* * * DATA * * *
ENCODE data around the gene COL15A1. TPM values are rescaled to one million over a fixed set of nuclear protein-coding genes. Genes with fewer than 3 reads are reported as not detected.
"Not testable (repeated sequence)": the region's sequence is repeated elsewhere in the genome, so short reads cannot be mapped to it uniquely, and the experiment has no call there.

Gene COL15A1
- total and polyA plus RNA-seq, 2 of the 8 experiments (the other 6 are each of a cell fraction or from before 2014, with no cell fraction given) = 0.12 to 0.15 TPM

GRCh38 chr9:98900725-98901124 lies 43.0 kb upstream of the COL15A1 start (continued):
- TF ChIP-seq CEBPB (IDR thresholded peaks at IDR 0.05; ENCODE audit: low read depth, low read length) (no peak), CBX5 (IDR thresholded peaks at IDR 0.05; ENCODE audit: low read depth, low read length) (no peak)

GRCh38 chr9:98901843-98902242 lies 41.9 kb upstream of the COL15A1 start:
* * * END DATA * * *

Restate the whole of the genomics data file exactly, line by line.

ENCODE data around the gene COL15A1. TPM values are rescaled to one million over a fixed set of nuclear protein-coding genes. Genes with fewer than 3 reads are reported as not detected.
"Not testable (repeated sequence)": the region's sequence is repeated elsewhere in the genome, so short reads cannot be mapped to it uniquely, and the experiment has no call there.

Gene COL15A1
- total and polyA plus RNA-seq, 2 of the 8 experiments (the other 6 are each of a cell fraction or from before 2014, with no cell fraction given) = 0.12 to 0.15 TPM

GRCh38 chr9:98900725-98901124 lies 43.0 kb upstream of the COL15A1 start (continued):
- TF ChIP-seq CEBPB (IDR thresholded peaks at IDR 0.05; ENCODE audit: low read depth, low read length) (no peak), CBX5 (IDR thresholded peaks at IDR 0.05; ENCODE audit: low read depth, low read length) (no peak)

GRCh38 chr9:98901843-98902242 lies 41.9 kb upstream of the COL15A1 start: